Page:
HYDROGYN should be a familiar name to those of you into hardrock with an attitude. With a new album out there was no better time than now to interview them. Anders Ekdahl ©2012
Hydrogyn has been going for some time now and you have a couple of releases to your name. Do you feel that you’ve gotten everything out of the band’s potential so far?
Julie: Yes and No. We have in all 8 releases. “Best Served with Volume”, “Bombshell”, “Strip’em blind Live”, “Deadly Passions”, “Judgement”, “Phase 1”, “Deadly Passions Remastered and Remixed” and “Private Sessions”. We are not your typical band. We are not interested in the big label machine and like doing it ourselves. Now if the right offer came along we would think about it and entertain it for sure but we love what we are doing and proud to say that we make a living doing it so it is great for us.
What is that you feel is lacking for you guys to really break into the big league?
Julie: Funding is low sometimes but the big problem is if you are not part of a big machine you can be ignored and that has happened to us at times but we keep grinding and have no intentions of quitting any time soon. I can think of a lot of bands that had similar situations as us like Judas Priest in the early days and others but their persistence got them what they wanted so we keep moving.
Will we ever see bands as big as Guns’N’Roses or the whole 80s hairspray scene? Has the map for bands been totally re-drawn?
Jeff: I think it is always possible but the map has been re-drawn as you put it to a degree. I never thought GnR deserved to be as big as they were or are but who am I, right. I think the days of KISS, Crue, Aerosmith, Def Lappard, Sabbath, Maiden all ruling at one time will not ever happen again but there is room for a couple real big acts and then a lot of mid level bands who could make a great living as long as they keep control of their products and careers.
How much has the digital download scene changed the way people consume and listen to music these days?
Jeff: I think it obviously changed the landscape of how music was sold but I don’t know if I am in 100% agreement with the pirating thing. I know as a kid me and a friend of mine would always plan out how to buy new releases. We would split them up and then I would go home and record the ones I bought onto a cassette tape and give them to him and he did the same for me so pirating was going on then as well. True Album or CD sales are down but there is also a lot more bands with product out there now then there was in the 70’d and 80’s and that too has to have an effect of sales because it is split in more ways. I do thing though that it can be governed better to help control pirating but for this band it is a strong thing for us and our pockets,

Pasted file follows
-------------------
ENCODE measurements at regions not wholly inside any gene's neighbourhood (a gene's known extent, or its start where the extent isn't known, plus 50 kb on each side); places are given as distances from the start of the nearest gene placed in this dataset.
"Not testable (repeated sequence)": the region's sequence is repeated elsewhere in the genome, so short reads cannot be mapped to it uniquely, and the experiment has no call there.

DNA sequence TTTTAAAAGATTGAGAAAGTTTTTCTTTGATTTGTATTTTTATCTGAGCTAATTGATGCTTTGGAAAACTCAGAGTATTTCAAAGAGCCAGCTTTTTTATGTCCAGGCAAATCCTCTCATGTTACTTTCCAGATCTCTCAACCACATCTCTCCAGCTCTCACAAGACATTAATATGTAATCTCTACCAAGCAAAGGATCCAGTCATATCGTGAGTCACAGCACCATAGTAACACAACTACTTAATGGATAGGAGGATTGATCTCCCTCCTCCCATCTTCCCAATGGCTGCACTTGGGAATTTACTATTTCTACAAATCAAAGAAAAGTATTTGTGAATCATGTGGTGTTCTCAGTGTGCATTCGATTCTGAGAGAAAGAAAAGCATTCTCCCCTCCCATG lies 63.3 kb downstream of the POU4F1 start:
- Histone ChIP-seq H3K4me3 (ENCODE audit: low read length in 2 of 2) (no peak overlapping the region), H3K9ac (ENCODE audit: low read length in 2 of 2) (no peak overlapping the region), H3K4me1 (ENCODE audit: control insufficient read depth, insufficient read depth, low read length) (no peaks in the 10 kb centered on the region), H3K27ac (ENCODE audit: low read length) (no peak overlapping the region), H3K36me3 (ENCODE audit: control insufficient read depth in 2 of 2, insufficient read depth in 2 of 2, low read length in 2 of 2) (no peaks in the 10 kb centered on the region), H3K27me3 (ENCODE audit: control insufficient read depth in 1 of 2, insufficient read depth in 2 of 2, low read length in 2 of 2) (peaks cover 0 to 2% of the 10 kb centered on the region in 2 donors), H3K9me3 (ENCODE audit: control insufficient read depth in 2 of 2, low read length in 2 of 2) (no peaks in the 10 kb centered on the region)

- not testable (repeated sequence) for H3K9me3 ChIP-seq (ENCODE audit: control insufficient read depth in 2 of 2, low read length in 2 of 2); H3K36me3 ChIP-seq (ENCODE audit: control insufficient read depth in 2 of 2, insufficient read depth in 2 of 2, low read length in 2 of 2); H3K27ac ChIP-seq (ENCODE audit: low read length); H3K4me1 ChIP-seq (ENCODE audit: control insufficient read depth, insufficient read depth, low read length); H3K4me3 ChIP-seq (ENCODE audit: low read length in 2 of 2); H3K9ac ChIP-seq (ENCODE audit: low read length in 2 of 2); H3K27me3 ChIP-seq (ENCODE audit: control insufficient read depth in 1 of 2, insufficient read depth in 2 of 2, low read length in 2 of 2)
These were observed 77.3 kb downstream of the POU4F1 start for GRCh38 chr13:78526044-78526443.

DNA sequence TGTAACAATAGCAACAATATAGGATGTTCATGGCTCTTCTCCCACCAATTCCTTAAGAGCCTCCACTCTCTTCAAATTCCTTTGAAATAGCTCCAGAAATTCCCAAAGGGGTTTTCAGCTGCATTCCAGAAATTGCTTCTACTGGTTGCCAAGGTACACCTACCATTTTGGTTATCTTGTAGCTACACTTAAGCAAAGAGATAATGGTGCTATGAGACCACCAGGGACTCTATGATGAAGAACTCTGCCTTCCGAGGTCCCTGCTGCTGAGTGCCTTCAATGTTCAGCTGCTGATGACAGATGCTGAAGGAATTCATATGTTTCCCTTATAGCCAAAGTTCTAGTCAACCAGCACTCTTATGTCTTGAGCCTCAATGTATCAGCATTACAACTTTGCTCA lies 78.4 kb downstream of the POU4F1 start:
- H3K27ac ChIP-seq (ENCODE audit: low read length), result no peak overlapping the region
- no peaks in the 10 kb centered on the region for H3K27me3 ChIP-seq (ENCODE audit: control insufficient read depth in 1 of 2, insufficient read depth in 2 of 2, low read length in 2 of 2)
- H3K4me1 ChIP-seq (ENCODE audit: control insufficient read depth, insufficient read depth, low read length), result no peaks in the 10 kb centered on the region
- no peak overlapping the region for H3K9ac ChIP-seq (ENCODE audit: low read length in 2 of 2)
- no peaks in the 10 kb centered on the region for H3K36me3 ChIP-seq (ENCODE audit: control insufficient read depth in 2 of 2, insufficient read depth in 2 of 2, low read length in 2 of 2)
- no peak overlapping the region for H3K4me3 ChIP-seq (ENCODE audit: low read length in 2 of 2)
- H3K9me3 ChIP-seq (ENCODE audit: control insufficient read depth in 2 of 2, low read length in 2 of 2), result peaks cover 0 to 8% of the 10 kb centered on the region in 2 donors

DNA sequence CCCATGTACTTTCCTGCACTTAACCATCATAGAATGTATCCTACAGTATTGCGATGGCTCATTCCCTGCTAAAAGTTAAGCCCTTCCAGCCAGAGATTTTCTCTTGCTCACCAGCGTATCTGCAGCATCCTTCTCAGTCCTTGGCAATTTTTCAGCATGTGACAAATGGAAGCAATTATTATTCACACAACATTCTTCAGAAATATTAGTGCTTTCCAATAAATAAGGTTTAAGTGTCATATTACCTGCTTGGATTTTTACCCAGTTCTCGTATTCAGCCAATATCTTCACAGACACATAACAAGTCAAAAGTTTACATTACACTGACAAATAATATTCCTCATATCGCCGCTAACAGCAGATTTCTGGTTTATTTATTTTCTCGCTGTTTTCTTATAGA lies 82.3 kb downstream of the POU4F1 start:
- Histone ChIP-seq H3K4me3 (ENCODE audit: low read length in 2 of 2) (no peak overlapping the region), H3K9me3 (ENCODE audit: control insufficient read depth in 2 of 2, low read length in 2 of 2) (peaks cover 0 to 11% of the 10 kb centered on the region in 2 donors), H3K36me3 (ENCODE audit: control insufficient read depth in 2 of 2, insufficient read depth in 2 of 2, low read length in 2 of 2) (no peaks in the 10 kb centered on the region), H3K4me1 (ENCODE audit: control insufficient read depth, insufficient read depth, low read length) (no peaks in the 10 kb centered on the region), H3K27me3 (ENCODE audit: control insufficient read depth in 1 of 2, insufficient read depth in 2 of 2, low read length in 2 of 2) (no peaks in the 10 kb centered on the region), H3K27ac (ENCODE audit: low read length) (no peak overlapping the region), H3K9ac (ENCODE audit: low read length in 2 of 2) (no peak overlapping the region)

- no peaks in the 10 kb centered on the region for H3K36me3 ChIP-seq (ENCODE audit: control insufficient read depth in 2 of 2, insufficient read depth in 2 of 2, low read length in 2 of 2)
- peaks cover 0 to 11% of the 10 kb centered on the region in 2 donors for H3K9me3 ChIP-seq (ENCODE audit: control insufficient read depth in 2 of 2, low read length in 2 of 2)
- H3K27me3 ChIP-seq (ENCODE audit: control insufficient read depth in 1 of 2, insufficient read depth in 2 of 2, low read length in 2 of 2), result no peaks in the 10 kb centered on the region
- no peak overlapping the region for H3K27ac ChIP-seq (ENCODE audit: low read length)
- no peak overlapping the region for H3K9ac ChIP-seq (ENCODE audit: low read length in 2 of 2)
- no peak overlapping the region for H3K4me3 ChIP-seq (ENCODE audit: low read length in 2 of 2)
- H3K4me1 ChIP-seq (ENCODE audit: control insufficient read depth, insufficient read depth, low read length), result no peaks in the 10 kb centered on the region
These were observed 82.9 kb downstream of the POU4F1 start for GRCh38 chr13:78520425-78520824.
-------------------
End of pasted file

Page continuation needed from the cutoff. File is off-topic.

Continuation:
Would you consider yourself an album band or are you more about writing songs that are potential hits?
Julie: Both. We have a lot of great songs that could be hits on the radio …just go listen to it but we also take pride in making sure every song on every release gets the same amount of attention and it is thought out and not just a filler. We take great care in these releases and we also try to make every one different from the others so the fans have fresh things to listen too.
You guys seem to have a strict discipline in releasing album on a pretty constant schedule. How important is it that it doesn’t take too long between albums?
Julie: We don’t have a schedule per say. We go into the studio when the mood hits us and we are ready to create it just so happens to be real often. Jeff Westlake writes non stop so there is always material around to work on and we love to write any way so I see no changes in our schedule any time soon so look for it to continue that way.
How quickly does people forget you if you aren’t in their face constantly?
Jeff: I don’t know. IF you are good they tend not to forget anytime soon. We have a loyal fan base and they buy our music and merch often so we are fortunate in that way. But if you did not put out stuff and do some touring at all you would be out of sight out of mind for sure.
Your latest album has been out for some time now. Have you noticed that there is an increase in interest for the band or is on the same level as before?
Julie: The new CD came out May 4th and it seems to be a new interest in the band as sales have been better than normal. That was already good but doing really good this time out and we again are fortunate to have the fans out there spreading the HYDROGYN word.
Do you notice that being American brings with it a head start? That you are more interesting for non-Americans to check you out?
Jeff: I don’t know about that. Sometimes being American is not a good thing and that is for sure. IT is a shame that some of us have made it hard on the rest of us by being assholes but it is what it is and we go out of our way when on tour in Europe and other countries to show that we are not like all Americans. I love Europe and the Europeans as a whole as does the rest of the band. I can tell ya that being American in America is not even an advantage ahahahahahaha.
What plans do you have for the future? How do you avoid standing still?
Julie: We are going to look at doing a lot of touring and head back to Europe early 2013. We have a DVD in the works and already been doing rough tracks for the next recording so we are moving and will continue to do that period.